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Teacher crisis hits new public univs in Bangladesh

Ershad Kamol | Published: 00:22, Jan 11,2020 | Updated: 20:59, Jan 11,2020

 
 

A number of newly-established public universities in the country are operating without required number of qualified teachers.

Students of such universities said that the academic activities of these institutions were seriously hampered as their authorities appointed only a few lecturers and hired some senior teachers and professionals as guest teachers.

At least six new public universities did not get senior teachers to recruit in the posts of associate professors or professors after publishing advertisements following the approval of the posts by the University Grants Commission, an UGC official said preferring anonymity. 

The universities are Sheikh Hasina University in Netrakona, Bangabandhu Sheikh Mujibur Rahman Science and Technology University in Gopalganj, Bangabandhu Sheikh Mujibur Rahman Digital University in Kaliakair, Bangabandhu Sheikh Mujibur Rahman Maritime University in the capital, Bangamata Sheikh Fojilatunnesa Mujib Science and Technology University in Jamalpul and Khulna Agricultural University.

Some of these universities are even operated on temporary campuses like many private universities, he said.

‘There is a serious shortage of qualified teachers for many public universities,’ he added.

He also said that the Cabinet Division in December approved four more public universities to advance technology-based higher education in the country.

Currently a total of 46 public universities are operating in the country.

Senior academics said that such new universities would deliver little result unless the government took preparations in view of the ground realities.

Dhaka University’s professor emeritus Serajul Islam Choudhury said that opening new public universities in political consideration to enhance the government’s image would harm the concept of public university in the long run.

‘We understand the need for running more public universities but they should be opened after thorough assessments,’ he added.   

The same university’s retired professor and thinker Abul Kashem Fazlul Haq said that operating so many public universities with so young lecturers and some guest teachers might produce more graduates but not qualified professionals.

A BSMRSTU graduate, Md Fahim Sikder, told New Age that he was not considered by the viva board of a private university after he applied for joining that university as a lecturer at the computer science and engineering department on the ground that the department where he studied had no senior teacher.

‘They questioned my knowledge as we studied basically under some lecturers,’ Fahim said.

Only the vice-chancellor and three guest teachers of the university are of professor status while 12,000 students study at its 34 departments.

Acting BSMRSTU VC Professor Md Shaahjahan said that more professors were required for the proper functioning of the university.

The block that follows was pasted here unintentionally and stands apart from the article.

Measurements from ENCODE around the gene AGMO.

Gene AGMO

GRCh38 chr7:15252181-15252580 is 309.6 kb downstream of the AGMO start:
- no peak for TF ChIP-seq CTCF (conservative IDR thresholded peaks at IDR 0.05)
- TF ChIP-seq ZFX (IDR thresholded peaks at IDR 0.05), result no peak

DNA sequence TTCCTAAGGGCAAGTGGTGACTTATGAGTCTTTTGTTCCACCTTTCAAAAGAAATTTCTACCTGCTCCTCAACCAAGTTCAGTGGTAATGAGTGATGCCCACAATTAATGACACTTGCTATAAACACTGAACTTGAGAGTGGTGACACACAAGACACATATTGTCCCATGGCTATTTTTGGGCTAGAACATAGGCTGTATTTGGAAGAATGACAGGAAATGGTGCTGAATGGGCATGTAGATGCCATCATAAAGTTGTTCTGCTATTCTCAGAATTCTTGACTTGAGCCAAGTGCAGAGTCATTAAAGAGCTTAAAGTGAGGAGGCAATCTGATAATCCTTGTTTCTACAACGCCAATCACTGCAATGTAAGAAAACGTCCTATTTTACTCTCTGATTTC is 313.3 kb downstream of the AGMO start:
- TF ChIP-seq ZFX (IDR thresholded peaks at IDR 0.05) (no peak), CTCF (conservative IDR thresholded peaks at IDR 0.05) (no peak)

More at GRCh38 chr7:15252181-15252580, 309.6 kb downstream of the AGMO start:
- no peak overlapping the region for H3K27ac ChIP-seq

Sheikh Hasina University official Tapas Sarkar said that the university, which started operating in a building of the expatriate welfare ministry in Netrakona last year, had only 10 lecturers to teach the 210 students at the Bangla, English, economics and computer science departments.

Though Bangabandhu Sheikh Mujibur Rahman Maritime University was planned to be operated in Chattogram, it has started enrolling students since last year on a temporary campus in Dhaka.

Currently the university has 550 under-graduate and post-graduate students taught by 34 lecturers and 12 guest teachers, the university’s public relations officer Salman Sadeqin said.

Registrar Hamidur Rahman of Bangamata Sheikh Fojilatunnesa Mujib Science and Technology University in Jamalpur said that 300 students studied at the mathematics, computer science and electronics department, the electric and electronics department and the management department of the university.

‘Twelve lecturers, three assistant professors and 11 guest teachers, including some professors, teach them,’ he said, adding that the university would soon open a fisheries department.

Khulna Agricultural University registrar Mazharul Anwar said that guest teachers from other public universities taught 210 students of the university that started its journey two years back.

‘We published advertisements for teachers but got none,’ he said.

Six permanent lecturers, one assistant professor, and six senior teachers from other public universities teach 200 students of the information and communication technology department and the information and communication technology department of Bangabandhu Sheikh Mujibur Rahman Digital University, which started its operation on a temporary campus in Dhaka last year, an official of the university said seeking anonymity.

‘We will shift to our permanent campus in Gazipur soon,’ he said, adding that the university like other newly-opened universities did not get permanent teachers even after publishing advertisements.

UGC member Professor Dil Afroza Begum said that the commission had decided to relax the qualifications for appointing teachers at the newly-opened public universities.

‘In case of the universities conducting technical subjects like the maritime university, we have decided to give them permission to appoint professionals as teachers giving seniority depending on their work experiences and exposures,’ she said.

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